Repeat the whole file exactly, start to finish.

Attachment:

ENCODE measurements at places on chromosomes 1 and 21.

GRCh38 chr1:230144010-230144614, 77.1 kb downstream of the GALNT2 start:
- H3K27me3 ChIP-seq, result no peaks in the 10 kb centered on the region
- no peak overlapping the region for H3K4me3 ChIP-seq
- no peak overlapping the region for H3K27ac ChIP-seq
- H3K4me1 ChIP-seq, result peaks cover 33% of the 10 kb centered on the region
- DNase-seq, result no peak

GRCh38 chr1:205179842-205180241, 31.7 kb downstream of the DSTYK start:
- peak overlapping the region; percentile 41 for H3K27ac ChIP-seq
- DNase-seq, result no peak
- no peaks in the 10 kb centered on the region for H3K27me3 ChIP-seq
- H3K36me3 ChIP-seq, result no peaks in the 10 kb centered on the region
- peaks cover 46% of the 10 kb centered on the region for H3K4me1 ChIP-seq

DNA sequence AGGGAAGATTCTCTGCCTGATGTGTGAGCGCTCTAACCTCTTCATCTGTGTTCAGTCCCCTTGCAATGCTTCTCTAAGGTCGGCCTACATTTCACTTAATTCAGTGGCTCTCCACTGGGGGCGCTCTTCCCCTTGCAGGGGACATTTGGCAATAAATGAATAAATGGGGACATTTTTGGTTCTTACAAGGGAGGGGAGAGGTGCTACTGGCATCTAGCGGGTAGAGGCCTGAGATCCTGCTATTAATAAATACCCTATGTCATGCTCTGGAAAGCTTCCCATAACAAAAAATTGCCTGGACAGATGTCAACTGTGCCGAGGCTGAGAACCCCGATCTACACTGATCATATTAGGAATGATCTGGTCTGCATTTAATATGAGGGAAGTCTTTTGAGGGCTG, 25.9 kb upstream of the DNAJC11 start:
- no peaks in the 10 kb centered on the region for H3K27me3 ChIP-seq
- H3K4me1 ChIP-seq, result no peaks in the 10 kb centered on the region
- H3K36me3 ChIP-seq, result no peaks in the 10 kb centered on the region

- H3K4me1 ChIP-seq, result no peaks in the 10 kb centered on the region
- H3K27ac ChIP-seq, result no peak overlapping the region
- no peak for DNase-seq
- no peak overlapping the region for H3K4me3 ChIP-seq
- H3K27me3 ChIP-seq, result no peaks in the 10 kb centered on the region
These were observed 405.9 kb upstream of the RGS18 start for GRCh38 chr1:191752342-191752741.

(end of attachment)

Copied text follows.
ENCODE measurements at places on chromosomes 1 and 21.

GRCh38 chr1:230144010-230144614, 77.1 kb downstream of the GALNT2 start:
- H3K27me3 ChIP-seq, result no peaks in the 10 kb centered on the region
- no peak overlapping the region for H3K4me3 ChIP-seq
- no peak overlapping the region for H3K27ac ChIP-seq
- H3K4me1 ChIP-seq, result peaks cover 33% of the 10 kb centered on the region
- DNase-seq, result no peak

GRCh38 chr1:205179842-205180241, 31.7 kb downstream of the DSTYK start:
- peak overlapping the region; percentile 41 for H3K27ac ChIP-seq
- DNase-seq, result no peak
- no peaks in the 10 kb centered on the region for H3K27me3 ChIP-seq
- H3K36me3 ChIP-seq, result no peaks in the 10 kb centered on the region
- peaks cover 46% of the 10 kb centered on the region for H3K4me1 ChIP-seq

DNA sequence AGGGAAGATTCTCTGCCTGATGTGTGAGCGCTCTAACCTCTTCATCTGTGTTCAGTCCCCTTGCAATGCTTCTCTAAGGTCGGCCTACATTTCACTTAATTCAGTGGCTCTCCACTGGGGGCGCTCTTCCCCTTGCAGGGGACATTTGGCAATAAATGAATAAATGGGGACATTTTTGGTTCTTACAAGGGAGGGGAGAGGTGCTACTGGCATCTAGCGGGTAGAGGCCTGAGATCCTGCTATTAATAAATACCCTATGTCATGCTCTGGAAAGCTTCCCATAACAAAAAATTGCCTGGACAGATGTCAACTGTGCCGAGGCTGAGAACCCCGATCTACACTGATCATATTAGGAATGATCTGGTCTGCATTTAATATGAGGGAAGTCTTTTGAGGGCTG, 25.9 kb upstream of the DNAJC11 start:
- no peaks in the 10 kb centered on the region for H3K27me3 ChIP-seq
- H3K4me1 ChIP-seq, result no peaks in the 10 kb centered on the region
- H3K36me3 ChIP-seq, result no peaks in the 10 kb centered on the region

- H3K4me1 ChIP-seq, result no peaks in the 10 kb centered on the region
- H3K27ac ChIP-seq, result no peak overlapping the region
- no peak for DNase-seq
- no peak overlapping the region for H3K4me3 ChIP-seq
- H3K27me3 ChIP-seq, result no peaks in the 10 kb centered on the region
These were observed 405.9 kb upstream of the RGS18 start for GRCh38 chr1:191752342-191752741.